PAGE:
Green Manalishi

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Re: To start growing a 'stache, you first have to WANT to grow a 'stache...
« Reply #7 on: February 23, 2012, 05:38:10 AM »
My father is a retired small businessman and my mother is a retired government employee. Both of them were frugal and conservative savers when I was growing up and built up a substantial 6 figure 'stache plus reasonable pensions. I don't think they have ever been in debt. Only now that they're elderly have they started to spend in an extravagent manner i.e. several foreign holidays per year, eating out regularly, new cars every 2 years, employing a cleaner, heating on full blast in the house etc.

I would regard them as "savers" rather than "investors" and I seem to be going down the same route with my conservative CD based strategy.

I think it's interesting to look back at my grandparents' circumstances too. My paternal grandfather was a bank manager and I have never known a bank manger to be either non frugal or poor. My maternal grandfather was a gov. employee but died very young and as a result the family ended up in poverty. My mother went to university due to winning a scholarship. At the time it was unusual for people to attend university and virtually unheard of for poor people.


Nancy

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Re: To start growing a 'stache, you first have to WANT to grow a 'stache...
« Reply #8 on: February 23, 2012, 07:30:15 AM »
I learned a lot from my parents' mistakes. My father made a lot of money when I was younger, but my parents still spent more than they earned, and they were careless with paying bills on time. My siblings and I always had the newest toys, clothes, and gadgets. I learned early on that things do not bring happiness, and they lose their appeal quickly (hedonistic adaptation). I remember thinking how useless all my stuff was at age 10. My father sat me down and taught me the intricacies of credit at age 12, and so I never got into credit card debt, and I set up auto payments and reminders as soon as I had any bills.

However, it took facing the payment of my student loans for me to make the real radical shift in mindset. Previously, I believed my friends, financial aid advisors, and family when they told me that student loan debt was good debt, not something to worry about, something that everyone has, etc. Now, I know that student loan debt is no different than any other kind of debt, and that I have zero tolerance for it. Despite the grind of sending 75% of my take-home pay to my student loans for the next 20 months, I'm glad that I put myself in this situation. Otherwise, I might have taken out a mortgage/bought a car/inflated my lifestyle without realizing what it would feel like to sit under that debt for years. Or worse, I may not have learned to avoid the well-trod lifestyle plan that just doesn't suit me.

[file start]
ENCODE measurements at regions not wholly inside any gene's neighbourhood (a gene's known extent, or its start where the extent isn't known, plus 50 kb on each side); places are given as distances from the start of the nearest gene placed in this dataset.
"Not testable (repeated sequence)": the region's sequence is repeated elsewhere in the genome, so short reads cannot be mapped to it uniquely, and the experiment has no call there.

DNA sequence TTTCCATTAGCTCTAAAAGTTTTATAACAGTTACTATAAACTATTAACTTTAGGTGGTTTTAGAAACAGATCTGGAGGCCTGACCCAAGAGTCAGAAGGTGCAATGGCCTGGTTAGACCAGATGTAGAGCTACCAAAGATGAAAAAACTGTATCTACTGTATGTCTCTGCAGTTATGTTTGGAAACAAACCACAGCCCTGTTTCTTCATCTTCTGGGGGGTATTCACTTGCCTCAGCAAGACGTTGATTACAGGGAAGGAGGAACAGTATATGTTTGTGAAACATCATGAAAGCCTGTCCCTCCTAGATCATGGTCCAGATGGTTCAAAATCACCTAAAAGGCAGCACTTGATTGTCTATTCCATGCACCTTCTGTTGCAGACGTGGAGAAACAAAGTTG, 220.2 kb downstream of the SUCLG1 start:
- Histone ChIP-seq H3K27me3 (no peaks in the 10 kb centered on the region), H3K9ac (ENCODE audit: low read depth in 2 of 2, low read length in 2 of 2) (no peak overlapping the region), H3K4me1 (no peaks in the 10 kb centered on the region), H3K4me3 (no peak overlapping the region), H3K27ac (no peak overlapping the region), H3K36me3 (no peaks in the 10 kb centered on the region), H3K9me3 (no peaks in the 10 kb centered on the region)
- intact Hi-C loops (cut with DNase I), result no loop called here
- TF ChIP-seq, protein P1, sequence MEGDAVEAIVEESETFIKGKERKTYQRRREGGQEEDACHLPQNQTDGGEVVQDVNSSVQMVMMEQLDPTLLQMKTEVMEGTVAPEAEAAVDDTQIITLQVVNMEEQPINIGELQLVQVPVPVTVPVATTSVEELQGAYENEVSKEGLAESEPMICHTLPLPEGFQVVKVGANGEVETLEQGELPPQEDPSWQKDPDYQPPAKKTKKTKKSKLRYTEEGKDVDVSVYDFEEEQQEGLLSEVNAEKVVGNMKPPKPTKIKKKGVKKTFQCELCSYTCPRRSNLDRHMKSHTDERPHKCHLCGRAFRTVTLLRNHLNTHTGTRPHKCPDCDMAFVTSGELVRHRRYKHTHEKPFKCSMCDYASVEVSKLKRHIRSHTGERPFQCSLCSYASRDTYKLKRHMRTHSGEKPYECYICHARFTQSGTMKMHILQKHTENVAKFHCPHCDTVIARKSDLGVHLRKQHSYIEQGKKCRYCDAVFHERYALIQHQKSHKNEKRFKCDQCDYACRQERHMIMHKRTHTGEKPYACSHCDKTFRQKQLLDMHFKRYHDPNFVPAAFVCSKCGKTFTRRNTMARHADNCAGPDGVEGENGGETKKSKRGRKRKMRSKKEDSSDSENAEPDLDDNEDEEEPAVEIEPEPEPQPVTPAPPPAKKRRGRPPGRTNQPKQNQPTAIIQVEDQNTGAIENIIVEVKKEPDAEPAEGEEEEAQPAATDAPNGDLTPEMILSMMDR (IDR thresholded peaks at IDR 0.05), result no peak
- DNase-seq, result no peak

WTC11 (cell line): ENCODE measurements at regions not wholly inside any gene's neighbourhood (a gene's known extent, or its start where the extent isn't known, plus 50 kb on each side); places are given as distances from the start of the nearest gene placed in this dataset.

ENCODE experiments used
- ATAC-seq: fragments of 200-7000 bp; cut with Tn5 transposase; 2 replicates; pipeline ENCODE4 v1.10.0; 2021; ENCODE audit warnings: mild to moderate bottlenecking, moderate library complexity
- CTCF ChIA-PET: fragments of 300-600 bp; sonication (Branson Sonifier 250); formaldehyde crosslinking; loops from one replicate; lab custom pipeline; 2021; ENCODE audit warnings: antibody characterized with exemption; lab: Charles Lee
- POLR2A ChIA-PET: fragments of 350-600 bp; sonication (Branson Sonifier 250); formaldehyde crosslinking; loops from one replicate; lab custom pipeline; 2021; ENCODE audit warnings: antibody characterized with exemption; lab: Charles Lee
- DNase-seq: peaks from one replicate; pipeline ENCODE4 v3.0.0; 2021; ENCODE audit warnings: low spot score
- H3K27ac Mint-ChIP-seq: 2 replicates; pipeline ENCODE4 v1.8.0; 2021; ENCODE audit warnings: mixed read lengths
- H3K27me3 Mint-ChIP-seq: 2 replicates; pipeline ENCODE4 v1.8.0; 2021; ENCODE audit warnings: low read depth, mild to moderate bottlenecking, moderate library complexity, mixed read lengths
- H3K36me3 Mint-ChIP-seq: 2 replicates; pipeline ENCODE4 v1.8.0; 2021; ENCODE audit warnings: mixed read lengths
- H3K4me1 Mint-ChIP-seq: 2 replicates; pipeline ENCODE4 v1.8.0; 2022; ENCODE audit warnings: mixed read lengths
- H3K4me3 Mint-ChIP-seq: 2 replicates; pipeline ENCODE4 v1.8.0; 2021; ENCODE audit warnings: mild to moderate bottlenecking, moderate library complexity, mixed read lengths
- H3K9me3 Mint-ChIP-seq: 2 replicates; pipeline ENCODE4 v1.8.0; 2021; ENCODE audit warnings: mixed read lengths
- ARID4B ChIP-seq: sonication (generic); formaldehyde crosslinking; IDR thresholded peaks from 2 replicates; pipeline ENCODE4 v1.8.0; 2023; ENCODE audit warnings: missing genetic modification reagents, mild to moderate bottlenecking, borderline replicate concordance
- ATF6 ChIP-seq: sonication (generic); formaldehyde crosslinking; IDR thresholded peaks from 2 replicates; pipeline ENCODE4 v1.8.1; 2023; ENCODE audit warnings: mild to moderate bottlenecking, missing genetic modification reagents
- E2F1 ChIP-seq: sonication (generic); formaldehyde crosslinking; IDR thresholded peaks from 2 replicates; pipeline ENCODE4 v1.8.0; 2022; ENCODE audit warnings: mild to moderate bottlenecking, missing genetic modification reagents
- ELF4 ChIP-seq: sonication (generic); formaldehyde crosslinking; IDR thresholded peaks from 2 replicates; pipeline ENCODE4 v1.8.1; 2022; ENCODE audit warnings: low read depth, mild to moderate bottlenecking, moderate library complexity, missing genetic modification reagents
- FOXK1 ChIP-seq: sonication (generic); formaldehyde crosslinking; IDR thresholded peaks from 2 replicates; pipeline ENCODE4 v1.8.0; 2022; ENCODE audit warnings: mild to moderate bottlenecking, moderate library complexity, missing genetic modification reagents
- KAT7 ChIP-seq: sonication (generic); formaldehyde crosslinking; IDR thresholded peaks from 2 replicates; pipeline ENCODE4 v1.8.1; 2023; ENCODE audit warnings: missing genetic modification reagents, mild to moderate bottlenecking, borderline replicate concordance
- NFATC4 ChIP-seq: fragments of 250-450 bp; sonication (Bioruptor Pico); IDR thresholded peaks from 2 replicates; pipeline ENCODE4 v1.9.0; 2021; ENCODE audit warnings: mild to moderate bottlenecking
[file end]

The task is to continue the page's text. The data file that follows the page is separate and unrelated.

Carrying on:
I think the best way to teach others is by living your life and answering questions when they arise.

larsenju

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Re: To start growing a 'stache, you first have to WANT to grow a 'stache...
« Reply #9 on: February 23, 2012, 09:58:24 AM »
I lost my job about a year and a half ago.  At the time we had some savings, and I was going to school, so I took a semester off from working, and focused on my studies.  We fell into the mentality that I was a student, so a little debt was ok (we had maybe $500 on credit cards at that point, no student loans).  As a result of this line of thought, the savings dried up quickly, and pretty soon we had maxed both credit cards ($6k, total). 

Finding ourselves unable to keep up on just my wifes income, and facing my last tuition payment in a few months I took a job making less than I have since I was 18 (27 now).  I think that when I got my first check and realized that even working full time we could not support our lifestyle triggered my 'stache growth.  I looked back on our lifestyle for the years previous and was shocked at just how much money we had blown on frivolous things, and then I reviewed our current budget.....

Somewhere around this time I found MMM, and began putting us through financial boot camp.  We certainly miss our lavish lifestyle, but we frequently talk about how nice it is to see the debt going away and the savings building. 
« Last Edit: February 23, 2012, 07:26:48 PM by larsenju »

Guitarist

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Re: To start growing a 'stache, you first have to WANT to grow a 'stache...
« Reply #10 on: February 23, 2012, 03:01:00 PM »
My parents were always really frugal. My dad started at square one in the Army and my mom was usually doing about any job she could get (day care, school cafeteria worker, seamstress). My mom showed me some of the paychecks they were getting soon after my sister was born (she's older, so this is before me), they were incredibly low.
I had a great childhood, trips to the beach and mountains (North Carolina is a great state) where we camped, trips to see family in Pennsylvania and Germany. I never felt like I was missing out on anything important, I had toys and all that stuff. But my parents always told us about saving.
I believe I understood the importance of saving, but something like FI didn't seem like it could be reached until I was in my late 50's at the earliest. I never did the math myself and always listened to the talking heads that tell you you need millions to retire.
I did make an important FI decision in selecting my college. I picked the $5,000/year college over the $30,000/year college. I only needed about $2,500 in loans and worked throughout college. The dumb decision I made was moving out of my parents house (only 3 miles from campus). But oh well, everyone needs learning experiences.

I got my job and automatically put in the full matching value into retirement. But I got a few credit cards and, though I don't pay interest because I am paying them off before the 0% interest period ends, I still hate that I am paying for crap I probably didn't need. But by this summer, they should all be paid off.

It was finding MMM that made it clear just how easy FI and ER can be. Now I have even more motivation to set everything up and get out of the rat race while I still have some youth and health.